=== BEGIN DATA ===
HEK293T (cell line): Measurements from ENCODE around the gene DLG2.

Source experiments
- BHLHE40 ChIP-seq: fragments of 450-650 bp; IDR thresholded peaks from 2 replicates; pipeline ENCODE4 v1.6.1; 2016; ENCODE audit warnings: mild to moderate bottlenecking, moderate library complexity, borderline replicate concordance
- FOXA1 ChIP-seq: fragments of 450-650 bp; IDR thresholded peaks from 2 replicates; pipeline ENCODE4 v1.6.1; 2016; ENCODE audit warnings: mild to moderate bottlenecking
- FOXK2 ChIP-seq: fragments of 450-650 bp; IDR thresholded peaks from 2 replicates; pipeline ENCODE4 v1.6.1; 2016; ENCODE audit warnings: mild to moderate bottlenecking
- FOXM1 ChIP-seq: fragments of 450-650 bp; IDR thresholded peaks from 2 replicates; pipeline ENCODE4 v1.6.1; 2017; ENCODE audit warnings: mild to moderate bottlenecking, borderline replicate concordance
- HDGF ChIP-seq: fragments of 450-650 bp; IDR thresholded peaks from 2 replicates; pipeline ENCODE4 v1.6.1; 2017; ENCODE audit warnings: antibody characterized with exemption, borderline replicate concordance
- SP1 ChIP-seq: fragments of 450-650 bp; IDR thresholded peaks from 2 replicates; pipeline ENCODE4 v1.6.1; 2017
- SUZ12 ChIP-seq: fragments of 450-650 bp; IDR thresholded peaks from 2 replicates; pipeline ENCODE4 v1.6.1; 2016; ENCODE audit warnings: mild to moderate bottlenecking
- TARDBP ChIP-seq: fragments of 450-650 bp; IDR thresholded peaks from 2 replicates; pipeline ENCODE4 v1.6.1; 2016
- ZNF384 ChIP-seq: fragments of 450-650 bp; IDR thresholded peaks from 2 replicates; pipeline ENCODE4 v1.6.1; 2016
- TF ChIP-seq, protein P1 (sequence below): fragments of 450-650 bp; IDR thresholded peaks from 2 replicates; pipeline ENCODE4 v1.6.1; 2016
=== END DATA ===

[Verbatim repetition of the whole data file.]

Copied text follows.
HEK293T (cell line): Measurements from ENCODE around the gene DLG2.

Source experiments
- BHLHE40 ChIP-seq: fragments of 450-650 bp; IDR thresholded peaks from 2 replicates; pipeline ENCODE4 v1.6.1; 2016; ENCODE audit warnings: mild to moderate bottlenecking, moderate library complexity, borderline replicate concordance
- FOXA1 ChIP-seq: fragments of 450-650 bp; IDR thresholded peaks from 2 replicates; pipeline ENCODE4 v1.6.1; 2016; ENCODE audit warnings: mild to moderate bottlenecking
- FOXK2 ChIP-seq: fragments of 450-650 bp; IDR thresholded peaks from 2 replicates; pipeline ENCODE4 v1.6.1; 2016; ENCODE audit warnings: mild to moderate bottlenecking
- FOXM1 ChIP-seq: fragments of 450-650 bp; IDR thresholded peaks from 2 replicates; pipeline ENCODE4 v1.6.1; 2017; ENCODE audit warnings: mild to moderate bottlenecking, borderline replicate concordance
- HDGF ChIP-seq: fragments of 450-650 bp; IDR thresholded peaks from 2 replicates; pipeline ENCODE4 v1.6.1; 2017; ENCODE audit warnings: antibody characterized with exemption, borderline replicate concordance
- SP1 ChIP-seq: fragments of 450-650 bp; IDR thresholded peaks from 2 replicates; pipeline ENCODE4 v1.6.1; 2017
- SUZ12 ChIP-seq: fragments of 450-650 bp; IDR thresholded peaks from 2 replicates; pipeline ENCODE4 v1.6.1; 2016; ENCODE audit warnings: mild to moderate bottlenecking
- TARDBP ChIP-seq: fragments of 450-650 bp; IDR thresholded peaks from 2 replicates; pipeline ENCODE4 v1.6.1; 2016
- ZNF384 ChIP-seq: fragments of 450-650 bp; IDR thresholded peaks from 2 replicates; pipeline ENCODE4 v1.6.1; 2016
- TF ChIP-seq, protein P1 (sequence below): fragments of 450-650 bp; IDR thresholded peaks from 2 replicates; pipeline ENCODE4 v1.6.1; 2016